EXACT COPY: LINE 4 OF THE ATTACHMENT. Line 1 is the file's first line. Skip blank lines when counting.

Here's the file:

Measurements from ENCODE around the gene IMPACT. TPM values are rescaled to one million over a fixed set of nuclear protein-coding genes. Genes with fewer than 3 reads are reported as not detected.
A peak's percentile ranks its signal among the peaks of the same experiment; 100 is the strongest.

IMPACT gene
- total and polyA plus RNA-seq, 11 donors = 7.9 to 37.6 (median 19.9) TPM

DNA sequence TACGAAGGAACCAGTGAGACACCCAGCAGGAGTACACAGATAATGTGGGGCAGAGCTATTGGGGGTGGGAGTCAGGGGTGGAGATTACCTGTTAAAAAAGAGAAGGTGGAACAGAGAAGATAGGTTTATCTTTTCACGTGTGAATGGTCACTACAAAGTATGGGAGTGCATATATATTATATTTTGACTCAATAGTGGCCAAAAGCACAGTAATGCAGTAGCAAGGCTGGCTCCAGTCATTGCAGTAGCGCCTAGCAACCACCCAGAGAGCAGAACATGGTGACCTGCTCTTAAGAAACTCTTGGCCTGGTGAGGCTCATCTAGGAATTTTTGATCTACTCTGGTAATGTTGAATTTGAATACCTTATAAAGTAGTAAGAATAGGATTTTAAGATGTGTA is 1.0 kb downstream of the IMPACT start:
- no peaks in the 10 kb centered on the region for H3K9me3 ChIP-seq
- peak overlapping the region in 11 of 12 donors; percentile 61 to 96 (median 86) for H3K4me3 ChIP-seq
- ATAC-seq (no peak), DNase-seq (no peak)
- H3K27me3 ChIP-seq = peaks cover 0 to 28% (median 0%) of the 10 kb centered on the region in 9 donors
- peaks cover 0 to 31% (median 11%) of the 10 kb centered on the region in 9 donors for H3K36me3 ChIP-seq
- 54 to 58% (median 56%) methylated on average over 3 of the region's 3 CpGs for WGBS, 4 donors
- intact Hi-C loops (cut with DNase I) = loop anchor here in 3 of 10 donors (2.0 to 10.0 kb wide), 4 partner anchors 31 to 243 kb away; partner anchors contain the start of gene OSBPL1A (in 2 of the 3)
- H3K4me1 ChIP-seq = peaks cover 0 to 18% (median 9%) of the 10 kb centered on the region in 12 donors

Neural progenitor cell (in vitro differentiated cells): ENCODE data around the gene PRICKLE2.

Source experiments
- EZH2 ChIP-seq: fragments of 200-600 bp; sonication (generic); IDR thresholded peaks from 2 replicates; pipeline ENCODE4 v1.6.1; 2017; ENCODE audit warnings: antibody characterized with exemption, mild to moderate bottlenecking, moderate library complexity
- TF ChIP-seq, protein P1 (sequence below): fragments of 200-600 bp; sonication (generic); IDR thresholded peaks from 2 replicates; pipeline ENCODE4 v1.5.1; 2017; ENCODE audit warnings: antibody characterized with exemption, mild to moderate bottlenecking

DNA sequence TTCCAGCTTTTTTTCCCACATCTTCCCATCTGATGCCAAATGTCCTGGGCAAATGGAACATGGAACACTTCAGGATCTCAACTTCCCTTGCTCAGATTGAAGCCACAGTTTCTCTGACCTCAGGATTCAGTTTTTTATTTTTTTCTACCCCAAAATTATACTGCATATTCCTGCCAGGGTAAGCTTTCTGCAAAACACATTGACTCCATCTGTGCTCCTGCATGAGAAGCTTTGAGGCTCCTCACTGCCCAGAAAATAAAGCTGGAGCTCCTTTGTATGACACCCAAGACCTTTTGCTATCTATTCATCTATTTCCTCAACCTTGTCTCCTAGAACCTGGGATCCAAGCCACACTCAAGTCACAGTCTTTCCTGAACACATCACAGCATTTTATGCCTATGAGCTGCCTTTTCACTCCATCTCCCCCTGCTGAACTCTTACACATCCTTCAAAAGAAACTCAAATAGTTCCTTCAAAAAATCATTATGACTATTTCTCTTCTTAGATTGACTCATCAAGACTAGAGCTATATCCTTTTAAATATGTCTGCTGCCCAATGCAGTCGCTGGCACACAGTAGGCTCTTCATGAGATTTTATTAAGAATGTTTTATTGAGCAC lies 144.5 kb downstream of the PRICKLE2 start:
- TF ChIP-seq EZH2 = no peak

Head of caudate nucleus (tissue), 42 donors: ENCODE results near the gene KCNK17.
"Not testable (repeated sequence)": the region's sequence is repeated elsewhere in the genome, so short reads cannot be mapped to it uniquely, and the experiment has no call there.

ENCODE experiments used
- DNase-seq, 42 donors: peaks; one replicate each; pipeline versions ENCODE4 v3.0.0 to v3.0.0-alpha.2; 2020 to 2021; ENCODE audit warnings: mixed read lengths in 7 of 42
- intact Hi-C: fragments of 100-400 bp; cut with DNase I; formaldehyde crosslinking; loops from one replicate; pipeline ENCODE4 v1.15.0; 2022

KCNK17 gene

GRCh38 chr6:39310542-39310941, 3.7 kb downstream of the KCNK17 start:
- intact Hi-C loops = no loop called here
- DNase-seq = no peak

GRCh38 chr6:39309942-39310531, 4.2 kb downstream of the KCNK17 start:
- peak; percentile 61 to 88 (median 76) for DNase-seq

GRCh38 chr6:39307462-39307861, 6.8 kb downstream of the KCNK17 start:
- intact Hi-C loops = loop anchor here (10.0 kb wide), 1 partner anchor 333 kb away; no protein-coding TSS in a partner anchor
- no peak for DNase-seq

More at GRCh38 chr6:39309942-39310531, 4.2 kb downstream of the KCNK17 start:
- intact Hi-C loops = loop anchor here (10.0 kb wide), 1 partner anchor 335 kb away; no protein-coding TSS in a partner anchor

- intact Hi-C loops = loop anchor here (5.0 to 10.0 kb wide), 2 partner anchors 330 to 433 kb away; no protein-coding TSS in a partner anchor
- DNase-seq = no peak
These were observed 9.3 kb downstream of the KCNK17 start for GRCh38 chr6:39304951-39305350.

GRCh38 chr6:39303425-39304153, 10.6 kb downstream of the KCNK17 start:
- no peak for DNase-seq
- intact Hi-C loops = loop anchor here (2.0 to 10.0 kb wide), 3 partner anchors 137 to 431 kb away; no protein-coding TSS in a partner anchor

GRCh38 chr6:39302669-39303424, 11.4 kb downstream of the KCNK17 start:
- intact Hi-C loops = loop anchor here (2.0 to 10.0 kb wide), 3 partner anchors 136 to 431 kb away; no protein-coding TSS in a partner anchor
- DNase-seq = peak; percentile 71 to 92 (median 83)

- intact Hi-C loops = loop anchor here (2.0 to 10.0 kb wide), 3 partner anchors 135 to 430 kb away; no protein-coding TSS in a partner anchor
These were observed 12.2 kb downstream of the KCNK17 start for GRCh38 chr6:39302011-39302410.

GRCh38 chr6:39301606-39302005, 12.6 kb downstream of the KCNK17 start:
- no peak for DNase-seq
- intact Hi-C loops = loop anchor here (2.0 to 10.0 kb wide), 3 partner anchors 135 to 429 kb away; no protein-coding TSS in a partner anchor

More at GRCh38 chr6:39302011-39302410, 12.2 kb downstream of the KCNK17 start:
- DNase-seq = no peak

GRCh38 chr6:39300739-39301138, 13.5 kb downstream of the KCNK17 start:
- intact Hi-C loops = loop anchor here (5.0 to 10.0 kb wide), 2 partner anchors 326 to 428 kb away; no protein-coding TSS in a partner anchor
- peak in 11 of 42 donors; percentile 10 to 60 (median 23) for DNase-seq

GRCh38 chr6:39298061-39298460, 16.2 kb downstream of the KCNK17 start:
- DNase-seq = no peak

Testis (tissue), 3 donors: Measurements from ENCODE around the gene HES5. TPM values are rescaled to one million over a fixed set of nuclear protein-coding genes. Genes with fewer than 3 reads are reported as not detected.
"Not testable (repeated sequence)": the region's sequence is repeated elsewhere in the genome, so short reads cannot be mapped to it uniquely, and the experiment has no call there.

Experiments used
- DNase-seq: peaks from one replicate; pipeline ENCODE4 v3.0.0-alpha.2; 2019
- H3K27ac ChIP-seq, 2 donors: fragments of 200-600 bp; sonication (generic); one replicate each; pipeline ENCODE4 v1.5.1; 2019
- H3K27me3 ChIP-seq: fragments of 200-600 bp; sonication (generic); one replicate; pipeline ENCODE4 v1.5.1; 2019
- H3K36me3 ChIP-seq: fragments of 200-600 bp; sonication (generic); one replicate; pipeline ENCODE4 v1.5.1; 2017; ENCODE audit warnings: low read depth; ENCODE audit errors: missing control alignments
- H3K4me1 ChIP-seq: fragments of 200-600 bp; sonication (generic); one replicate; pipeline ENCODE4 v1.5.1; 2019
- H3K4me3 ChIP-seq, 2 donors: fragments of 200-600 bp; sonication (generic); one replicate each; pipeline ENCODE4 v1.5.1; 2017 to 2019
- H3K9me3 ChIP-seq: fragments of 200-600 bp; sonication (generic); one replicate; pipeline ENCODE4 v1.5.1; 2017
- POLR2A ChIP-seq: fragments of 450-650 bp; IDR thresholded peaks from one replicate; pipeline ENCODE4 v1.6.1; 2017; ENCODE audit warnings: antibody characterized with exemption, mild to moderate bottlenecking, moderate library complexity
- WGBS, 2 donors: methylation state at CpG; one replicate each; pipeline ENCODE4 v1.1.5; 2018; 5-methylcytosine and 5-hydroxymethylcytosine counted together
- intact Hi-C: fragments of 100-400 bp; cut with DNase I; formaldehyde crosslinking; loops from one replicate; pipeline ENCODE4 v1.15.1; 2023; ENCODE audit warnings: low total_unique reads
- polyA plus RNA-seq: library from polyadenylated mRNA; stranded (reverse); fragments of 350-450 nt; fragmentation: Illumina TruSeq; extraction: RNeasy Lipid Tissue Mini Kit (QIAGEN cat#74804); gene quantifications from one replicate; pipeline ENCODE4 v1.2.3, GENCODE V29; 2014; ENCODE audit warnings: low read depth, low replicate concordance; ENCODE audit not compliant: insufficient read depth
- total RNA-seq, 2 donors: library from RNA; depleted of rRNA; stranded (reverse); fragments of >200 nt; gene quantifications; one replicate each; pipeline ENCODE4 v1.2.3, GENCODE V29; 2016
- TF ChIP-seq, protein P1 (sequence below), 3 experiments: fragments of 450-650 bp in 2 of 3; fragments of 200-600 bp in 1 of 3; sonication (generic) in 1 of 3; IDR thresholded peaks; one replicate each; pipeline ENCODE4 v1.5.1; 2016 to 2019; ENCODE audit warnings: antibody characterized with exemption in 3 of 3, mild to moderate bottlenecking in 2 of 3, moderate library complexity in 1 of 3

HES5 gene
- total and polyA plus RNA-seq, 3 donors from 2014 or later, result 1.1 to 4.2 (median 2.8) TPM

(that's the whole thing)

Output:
- total and polyA plus RNA-seq, 11 donors = 7.9 to 37.6 (median 19.9) TPM